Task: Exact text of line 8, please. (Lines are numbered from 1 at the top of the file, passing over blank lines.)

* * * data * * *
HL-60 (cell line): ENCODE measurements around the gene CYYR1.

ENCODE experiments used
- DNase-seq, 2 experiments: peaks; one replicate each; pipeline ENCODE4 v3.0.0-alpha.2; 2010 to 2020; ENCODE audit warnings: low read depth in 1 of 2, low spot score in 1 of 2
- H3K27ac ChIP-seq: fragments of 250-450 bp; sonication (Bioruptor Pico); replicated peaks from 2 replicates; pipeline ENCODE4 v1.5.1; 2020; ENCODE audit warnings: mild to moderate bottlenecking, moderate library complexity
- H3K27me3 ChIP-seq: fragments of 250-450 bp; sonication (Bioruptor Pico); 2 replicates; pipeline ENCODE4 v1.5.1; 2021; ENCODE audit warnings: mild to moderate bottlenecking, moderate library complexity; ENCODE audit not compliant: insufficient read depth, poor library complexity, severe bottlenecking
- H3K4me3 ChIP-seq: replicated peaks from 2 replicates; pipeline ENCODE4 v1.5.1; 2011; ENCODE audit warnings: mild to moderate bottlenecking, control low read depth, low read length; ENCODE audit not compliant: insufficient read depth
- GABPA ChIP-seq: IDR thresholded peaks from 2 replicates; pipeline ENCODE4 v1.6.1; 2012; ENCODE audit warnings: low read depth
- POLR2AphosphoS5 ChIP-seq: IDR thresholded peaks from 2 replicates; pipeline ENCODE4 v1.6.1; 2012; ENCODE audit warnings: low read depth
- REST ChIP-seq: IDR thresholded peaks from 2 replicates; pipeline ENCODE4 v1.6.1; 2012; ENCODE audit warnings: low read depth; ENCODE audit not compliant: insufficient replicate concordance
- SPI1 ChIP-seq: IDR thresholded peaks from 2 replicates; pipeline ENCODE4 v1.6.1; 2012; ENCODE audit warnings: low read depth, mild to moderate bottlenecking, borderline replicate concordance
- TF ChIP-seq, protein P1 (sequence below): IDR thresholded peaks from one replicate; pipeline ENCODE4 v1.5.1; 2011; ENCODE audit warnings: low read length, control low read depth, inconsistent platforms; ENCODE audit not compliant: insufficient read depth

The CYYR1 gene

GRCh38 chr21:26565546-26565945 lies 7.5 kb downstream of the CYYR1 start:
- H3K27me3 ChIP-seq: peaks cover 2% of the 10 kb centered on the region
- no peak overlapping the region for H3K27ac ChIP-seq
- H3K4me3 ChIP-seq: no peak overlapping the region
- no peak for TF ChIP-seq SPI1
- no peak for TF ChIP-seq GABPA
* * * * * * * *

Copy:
- POLR2AphosphoS5 ChIP-seq: IDR thresholded peaks from 2 replicates; pipeline ENCODE4 v1.6.1; 2012; ENCODE audit warnings: low read depth